Daimler’s Mercedes-Benz Trucks has delivered a fully electric eActros for on-road testing to EDEKA, the German retail association which will test the 25-tonne truck with refrigerated body for a year in Berlin, using it to transport fresh, temperature-sensitive foodstuffs.

The daily route from the warehouse in Gruenheide on the outskirts of the German capital to various supermarkets in the city centre and surrounding areas is between 150 and 300km (90-200 miles). The vehicle will operate in a double shift pattern. The load is up to 10 tonnes. During loading and unloading, the vehicle is charged to ensure that the total range (up to 200km/120 miles on a single charge) is optimised.

EDEKA is one of 20 customers from various industries which are now integrating the Mercedes electric truck into their fleets. Each will trial a near-production version of either the 18 or 25-tonne variant in real-world operations and determine its suitability for their daily use.

“The aim of Mercedes-Benz Trucks is to make emission-free and quiet driving a reality in cities from 2021, also with [production] heavy-duty trucks – and all of this as economically viable as with a diesel truck,” Daimler said.

The test series consists of two phases, each with 10 customers over about two years. The development and testing in short-radius distribution operations is sponsored as part of the Concept ELV” project by the German federal ministry for the environment (BMU) and ministry for economic affairs and energy (BMWi).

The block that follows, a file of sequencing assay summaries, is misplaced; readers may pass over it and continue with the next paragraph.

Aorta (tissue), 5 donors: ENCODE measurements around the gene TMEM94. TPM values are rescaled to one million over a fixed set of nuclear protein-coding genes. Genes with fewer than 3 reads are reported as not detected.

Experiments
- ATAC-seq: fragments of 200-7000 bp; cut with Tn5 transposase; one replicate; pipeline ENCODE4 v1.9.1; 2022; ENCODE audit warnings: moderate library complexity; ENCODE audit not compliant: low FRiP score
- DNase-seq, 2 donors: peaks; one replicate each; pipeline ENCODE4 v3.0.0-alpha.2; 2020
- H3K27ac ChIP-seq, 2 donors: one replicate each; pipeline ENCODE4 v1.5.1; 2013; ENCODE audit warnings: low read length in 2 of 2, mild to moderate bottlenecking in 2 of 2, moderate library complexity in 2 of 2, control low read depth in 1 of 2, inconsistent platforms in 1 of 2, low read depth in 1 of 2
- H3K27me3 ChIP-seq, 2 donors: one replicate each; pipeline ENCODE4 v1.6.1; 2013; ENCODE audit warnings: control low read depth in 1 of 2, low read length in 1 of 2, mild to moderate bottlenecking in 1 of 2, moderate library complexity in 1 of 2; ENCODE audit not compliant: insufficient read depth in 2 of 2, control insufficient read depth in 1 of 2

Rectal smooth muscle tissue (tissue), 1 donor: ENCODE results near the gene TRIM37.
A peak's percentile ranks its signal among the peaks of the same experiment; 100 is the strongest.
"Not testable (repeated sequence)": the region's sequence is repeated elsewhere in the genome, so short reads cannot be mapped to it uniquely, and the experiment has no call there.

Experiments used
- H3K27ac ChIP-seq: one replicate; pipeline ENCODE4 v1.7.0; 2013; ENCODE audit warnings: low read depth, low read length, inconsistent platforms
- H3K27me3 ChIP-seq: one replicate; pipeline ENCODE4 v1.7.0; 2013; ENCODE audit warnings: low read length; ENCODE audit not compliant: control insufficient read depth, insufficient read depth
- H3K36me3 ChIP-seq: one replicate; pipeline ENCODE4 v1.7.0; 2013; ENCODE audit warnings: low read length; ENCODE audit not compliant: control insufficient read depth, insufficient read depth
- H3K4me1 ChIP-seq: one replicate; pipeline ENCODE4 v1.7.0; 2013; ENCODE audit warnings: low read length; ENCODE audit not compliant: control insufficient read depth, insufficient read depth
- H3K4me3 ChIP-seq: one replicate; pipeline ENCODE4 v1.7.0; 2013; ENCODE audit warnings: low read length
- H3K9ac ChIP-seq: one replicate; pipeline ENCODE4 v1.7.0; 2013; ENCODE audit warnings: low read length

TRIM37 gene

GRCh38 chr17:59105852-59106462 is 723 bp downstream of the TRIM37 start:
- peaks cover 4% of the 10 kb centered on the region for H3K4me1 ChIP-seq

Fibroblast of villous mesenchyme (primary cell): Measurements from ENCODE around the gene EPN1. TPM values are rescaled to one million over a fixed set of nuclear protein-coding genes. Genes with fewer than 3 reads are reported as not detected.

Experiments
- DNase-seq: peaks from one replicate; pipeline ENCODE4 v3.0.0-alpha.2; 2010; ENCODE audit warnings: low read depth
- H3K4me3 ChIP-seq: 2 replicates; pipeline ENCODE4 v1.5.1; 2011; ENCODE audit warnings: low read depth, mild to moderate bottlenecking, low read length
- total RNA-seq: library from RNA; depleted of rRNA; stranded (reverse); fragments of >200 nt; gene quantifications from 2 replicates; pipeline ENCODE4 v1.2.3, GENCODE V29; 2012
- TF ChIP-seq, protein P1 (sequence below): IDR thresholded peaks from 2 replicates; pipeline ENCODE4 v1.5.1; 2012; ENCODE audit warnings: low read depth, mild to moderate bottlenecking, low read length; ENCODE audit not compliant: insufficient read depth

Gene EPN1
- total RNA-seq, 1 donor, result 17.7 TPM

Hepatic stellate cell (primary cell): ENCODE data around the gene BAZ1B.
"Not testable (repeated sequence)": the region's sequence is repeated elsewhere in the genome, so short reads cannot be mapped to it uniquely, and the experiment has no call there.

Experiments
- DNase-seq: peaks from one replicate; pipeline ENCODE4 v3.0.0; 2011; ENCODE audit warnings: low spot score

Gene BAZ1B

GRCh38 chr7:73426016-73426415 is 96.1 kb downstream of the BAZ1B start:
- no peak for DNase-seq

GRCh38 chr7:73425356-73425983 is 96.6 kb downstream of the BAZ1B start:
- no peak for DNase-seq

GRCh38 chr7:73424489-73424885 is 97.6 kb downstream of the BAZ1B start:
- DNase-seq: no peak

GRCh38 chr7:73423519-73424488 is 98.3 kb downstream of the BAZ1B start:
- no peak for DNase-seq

Andreas von Wallfeld, marketing, sales and services chief at Mercedes-Benz Trucks said: “We are very thankful to the retail association for their active support. Our previous results from numerous tests have been nothing less than very positive. The 200km range, for example, is totally realistic, and the cooling and air conditioning systems have performed well, even during this year’s record hot summer.”

Rolf Lange, head of corporate communications at EDEKA, said: “We are already committed to reducing emissions in many areas – particularly when it comes to logistics. This is where electric mobility comes in as it presents many opportunities but also poses several challenges. We look forward to gaining valuable experience with this on-road test in Berlin.”

The first eActros of the ‘innovation fleet’ has been in service at a customer since September. The rest of the first phase of vehicle hand overs will be completed by the end of the year. All test customers operate in short-radius distribution and use the eActros for tasks which would otherwise be carried out by conventional diesel vehicles – the customers cover a broad spectrum of different sectors and categories. Sectors include food, building and materials supply while truck bodies include refrigeration units, dry containers, silos and tarpaulin covered units.

The eActros drive axle is based on the ZF AVE 130, proven in M-B hybrid and fuel cell buses but with major modifications for the truck.

Drive comes from two 126kw electric motors near the wheel hubs on the rear axle with maximum torque of 485Nm each. Downstream of the transmission that is 11,000 Nm each and on par with a diesel truck. The maximal permitted axle load is the usual 11.5 tonnes. Energy is stored in lithium-ion batteries with a capacity of 240kWh. Depending on the available charge, full charging takes between two and 11 hours (at 150kw or 20 kW).

Daimler launched its first fully electric series production truck last year: the lightweight Fuso eCanter. The first Mercedes-Benz eCitaro will be delivered at the end of the year and will go into operation in ‘customer-related test-driving’.

Mercedes-Benz Vans has offered the eVito van since November 2017 with first deliveries due soon and the eSprinter to follow in 2019.